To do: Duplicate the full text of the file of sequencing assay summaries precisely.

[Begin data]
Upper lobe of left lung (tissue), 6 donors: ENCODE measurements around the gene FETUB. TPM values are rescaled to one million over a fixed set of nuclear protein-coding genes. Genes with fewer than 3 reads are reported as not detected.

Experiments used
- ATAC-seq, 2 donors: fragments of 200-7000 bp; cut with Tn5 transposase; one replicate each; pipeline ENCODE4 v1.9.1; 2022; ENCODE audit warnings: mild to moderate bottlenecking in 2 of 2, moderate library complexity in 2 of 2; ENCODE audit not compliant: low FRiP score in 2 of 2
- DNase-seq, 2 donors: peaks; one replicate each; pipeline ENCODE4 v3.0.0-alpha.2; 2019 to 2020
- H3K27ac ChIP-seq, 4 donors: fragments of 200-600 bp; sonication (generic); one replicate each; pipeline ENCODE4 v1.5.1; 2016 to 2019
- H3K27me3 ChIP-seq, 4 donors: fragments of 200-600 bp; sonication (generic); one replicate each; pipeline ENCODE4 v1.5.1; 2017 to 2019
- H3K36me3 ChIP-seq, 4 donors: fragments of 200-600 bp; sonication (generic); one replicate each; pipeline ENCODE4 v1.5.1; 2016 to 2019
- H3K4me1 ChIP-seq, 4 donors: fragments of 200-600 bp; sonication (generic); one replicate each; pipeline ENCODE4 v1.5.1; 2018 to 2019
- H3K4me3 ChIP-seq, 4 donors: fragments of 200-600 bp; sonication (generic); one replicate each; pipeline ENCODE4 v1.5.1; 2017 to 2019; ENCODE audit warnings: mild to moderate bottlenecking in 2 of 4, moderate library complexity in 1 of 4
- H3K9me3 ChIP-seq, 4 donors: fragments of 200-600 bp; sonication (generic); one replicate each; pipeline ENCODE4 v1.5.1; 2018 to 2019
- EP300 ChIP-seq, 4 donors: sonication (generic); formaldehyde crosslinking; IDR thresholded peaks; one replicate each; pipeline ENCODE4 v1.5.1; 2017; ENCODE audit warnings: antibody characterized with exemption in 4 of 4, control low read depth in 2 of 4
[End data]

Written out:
Upper lobe of left lung (tissue), 6 donors: ENCODE measurements around the gene FETUB. TPM values are rescaled to one million over a fixed set of nuclear protein-coding genes. Genes with fewer than 3 reads are reported as not detected.

Experiments used
- ATAC-seq, 2 donors: fragments of 200-7000 bp; cut with Tn5 transposase; one replicate each; pipeline ENCODE4 v1.9.1; 2022; ENCODE audit warnings: mild to moderate bottlenecking in 2 of 2, moderate library complexity in 2 of 2; ENCODE audit not compliant: low FRiP score in 2 of 2
- DNase-seq, 2 donors: peaks; one replicate each; pipeline ENCODE4 v3.0.0-alpha.2; 2019 to 2020
- H3K27ac ChIP-seq, 4 donors: fragments of 200-600 bp; sonication (generic); one replicate each; pipeline ENCODE4 v1.5.1; 2016 to 2019
- H3K27me3 ChIP-seq, 4 donors: fragments of 200-600 bp; sonication (generic); one replicate each; pipeline ENCODE4 v1.5.1; 2017 to 2019
- H3K36me3 ChIP-seq, 4 donors: fragments of 200-600 bp; sonication (generic); one replicate each; pipeline ENCODE4 v1.5.1; 2016 to 2019
- H3K4me1 ChIP-seq, 4 donors: fragments of 200-600 bp; sonication (generic); one replicate each; pipeline ENCODE4 v1.5.1; 2018 to 2019
- H3K4me3 ChIP-seq, 4 donors: fragments of 200-600 bp; sonication (generic); one replicate each; pipeline ENCODE4 v1.5.1; 2017 to 2019; ENCODE audit warnings: mild to moderate bottlenecking in 2 of 4, moderate library complexity in 1 of 4
- H3K9me3 ChIP-seq, 4 donors: fragments of 200-600 bp; sonication (generic); one replicate each; pipeline ENCODE4 v1.5.1; 2018 to 2019
- EP300 ChIP-seq, 4 donors: sonication (generic); formaldehyde crosslinking; IDR thresholded peaks; one replicate each; pipeline ENCODE4 v1.5.1; 2017; ENCODE audit warnings: antibody characterized with exemption in 4 of 4, control low read depth in 2 of 4